“Don’t play with your food” is a line you won’t hear from Dustin Kochis ’02.
“That’s kids discovering textures,” he said.
Dustin’s son Jude, 3, sits on his knees to reach the dining room table. Scarlet, 1, is strapped in a high chair. Both kids feed themselves, though.
There will be berry-smudged faces, scattered crumbs and strewn vegetables, but a little mess is worth it for Dustin and his wife, Darcy.
The couple have practiced baby-led weaning since Jude was 6 months old. The niche baby feeding approach introduces children to solid foods at about 6 months and allows them to develop oral motor control with self-feeding. At its core, it’s a hands-off, solid-food approach that means no purees and no spoon-feeding.
Dustin and Darcy wanted their children to feel the textures of their food and experience the tastes of natural foods from steamed broccoli and cauliflower to raspberries and blackberries.
“We loved the idea of [our children] being in control and being able to make choices from what was on [their] plate,” Dustin said.
Plus, he adds, it makes it easier for the adults to enjoy their own meals and conversation during dinner time.
The approach isn’t without its challenges. Fruits and vegetables are easy enough, but whole grains can be difficult.
"But that leap of faith was not a blind jump; it took plenty of planning and help."
“At the time, we were making all his food at home, which — being two working parents — that wasn’t always easy,” Dustin said. “That’s when I decided to see what was out there in the stores.”
The answer: not much.
Dustin said his local supermarket in Portland stocked a plethora of the “three P’s,” as he calls them: purees, puffs and pouches. Sometimes, he found a fourth: pizza bites. High in sugar and sodium, these traditional baby foods are plentiful in grocery store aisles, he said.
“I had never been in the baby food aisle before I had kids; it was always the chip or the beer aisle,” Dustin said with a smile. “I thought to myself, ‘There has to be a better option available for those parents that can’t make everything from scratch.’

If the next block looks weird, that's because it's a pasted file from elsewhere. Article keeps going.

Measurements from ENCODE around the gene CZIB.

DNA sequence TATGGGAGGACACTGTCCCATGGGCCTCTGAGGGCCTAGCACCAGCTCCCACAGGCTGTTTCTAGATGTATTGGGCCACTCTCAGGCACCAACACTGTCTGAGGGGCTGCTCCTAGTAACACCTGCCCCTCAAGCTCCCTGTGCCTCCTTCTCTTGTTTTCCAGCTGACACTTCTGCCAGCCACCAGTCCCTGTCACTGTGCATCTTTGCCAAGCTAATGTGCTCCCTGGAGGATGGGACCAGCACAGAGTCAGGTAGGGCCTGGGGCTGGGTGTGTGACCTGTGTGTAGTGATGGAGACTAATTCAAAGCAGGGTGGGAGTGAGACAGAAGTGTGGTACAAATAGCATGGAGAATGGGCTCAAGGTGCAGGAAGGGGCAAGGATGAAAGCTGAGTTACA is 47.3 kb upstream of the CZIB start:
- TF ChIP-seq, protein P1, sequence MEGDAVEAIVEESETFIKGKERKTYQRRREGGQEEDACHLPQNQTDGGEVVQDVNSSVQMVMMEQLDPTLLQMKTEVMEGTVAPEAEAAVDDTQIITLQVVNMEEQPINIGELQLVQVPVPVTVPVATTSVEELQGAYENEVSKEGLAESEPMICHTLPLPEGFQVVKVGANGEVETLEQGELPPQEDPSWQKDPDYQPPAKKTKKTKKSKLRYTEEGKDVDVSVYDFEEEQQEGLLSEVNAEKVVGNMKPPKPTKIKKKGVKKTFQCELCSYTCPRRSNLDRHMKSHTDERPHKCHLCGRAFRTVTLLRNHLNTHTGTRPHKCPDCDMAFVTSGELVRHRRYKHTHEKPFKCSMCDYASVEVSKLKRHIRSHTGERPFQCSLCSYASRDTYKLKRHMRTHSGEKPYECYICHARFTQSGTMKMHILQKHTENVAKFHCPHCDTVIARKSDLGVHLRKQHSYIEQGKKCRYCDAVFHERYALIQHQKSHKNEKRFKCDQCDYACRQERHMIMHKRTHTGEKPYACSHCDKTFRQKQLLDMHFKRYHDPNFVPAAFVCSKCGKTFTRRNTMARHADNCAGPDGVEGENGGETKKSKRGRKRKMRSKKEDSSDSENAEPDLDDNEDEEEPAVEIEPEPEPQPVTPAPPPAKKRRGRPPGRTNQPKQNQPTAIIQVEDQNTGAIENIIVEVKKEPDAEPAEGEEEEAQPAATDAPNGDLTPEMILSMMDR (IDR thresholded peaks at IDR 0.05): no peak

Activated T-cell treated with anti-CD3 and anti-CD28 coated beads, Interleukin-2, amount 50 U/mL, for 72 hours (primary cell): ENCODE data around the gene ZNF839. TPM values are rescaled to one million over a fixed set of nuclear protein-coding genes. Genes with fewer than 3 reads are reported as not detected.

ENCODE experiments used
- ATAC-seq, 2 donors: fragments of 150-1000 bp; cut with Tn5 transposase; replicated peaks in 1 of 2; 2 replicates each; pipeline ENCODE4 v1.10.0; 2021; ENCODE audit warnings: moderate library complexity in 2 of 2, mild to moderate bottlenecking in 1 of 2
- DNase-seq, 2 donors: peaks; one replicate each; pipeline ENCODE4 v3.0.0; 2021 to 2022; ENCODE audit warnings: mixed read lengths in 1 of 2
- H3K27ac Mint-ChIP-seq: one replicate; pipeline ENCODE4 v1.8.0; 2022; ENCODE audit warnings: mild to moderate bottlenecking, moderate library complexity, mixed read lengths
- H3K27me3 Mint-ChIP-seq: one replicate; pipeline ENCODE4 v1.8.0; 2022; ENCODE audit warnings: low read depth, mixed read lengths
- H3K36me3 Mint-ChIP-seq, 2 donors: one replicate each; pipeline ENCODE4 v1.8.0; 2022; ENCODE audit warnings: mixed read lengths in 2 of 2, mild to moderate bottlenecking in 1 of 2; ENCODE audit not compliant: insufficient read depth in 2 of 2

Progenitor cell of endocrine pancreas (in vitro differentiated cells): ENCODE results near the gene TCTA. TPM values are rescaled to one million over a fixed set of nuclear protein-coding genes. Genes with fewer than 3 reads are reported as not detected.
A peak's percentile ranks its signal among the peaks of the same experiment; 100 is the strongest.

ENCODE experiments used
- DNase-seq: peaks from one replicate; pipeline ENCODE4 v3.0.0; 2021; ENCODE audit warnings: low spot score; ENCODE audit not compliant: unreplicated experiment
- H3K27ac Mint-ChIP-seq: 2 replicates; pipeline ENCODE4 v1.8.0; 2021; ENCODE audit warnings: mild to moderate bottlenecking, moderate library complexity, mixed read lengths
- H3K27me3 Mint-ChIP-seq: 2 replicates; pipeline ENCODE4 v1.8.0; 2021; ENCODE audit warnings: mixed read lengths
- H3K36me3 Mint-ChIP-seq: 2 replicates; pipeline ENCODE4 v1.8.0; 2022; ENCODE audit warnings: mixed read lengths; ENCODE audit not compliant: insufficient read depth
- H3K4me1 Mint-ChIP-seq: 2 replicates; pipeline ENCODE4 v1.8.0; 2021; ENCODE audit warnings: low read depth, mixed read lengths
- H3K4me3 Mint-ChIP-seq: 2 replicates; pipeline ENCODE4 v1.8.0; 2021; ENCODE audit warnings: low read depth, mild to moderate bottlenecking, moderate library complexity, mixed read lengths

“We knew we couldn’t be the only ones out there wanting this. From there, we put pen to paper and began scratching out a plan on how we were going to disrupt the current landscape of the baby and toddler food category.”
The result is Little Handfuls Organic, a start-up baby food company that started as weekend experiments in their kitchen and today sells organic baby and toddler food products at grocery stores like New Seasons and Whole Foods throughout the Portland area.
The process started with experimentation at home. Sundays were dedicated to making “Jude food.”
“[We] would mix a bunch of ingredients together, plop them in little mini-muffin pans, and freeze them, because we would end up with a dozens of little bites,” Dustin said.
Jude’s favorite was Blackberry, Date and Oat.
As soon as Scarlet was old enough to join the fun, she took a liking to Bean, Brown Rice and Spinach.
Not the typical “kid fare,” but that’s the point, Dustin said: “They don’t know what they don’t know, so if you start them out on ice cream or sweets, pizza and salty stuff, they’re more likely not going to want that, but if you start them out on herbs and spices and whole grains, they’re gonna grow up knowing that’s what food is.”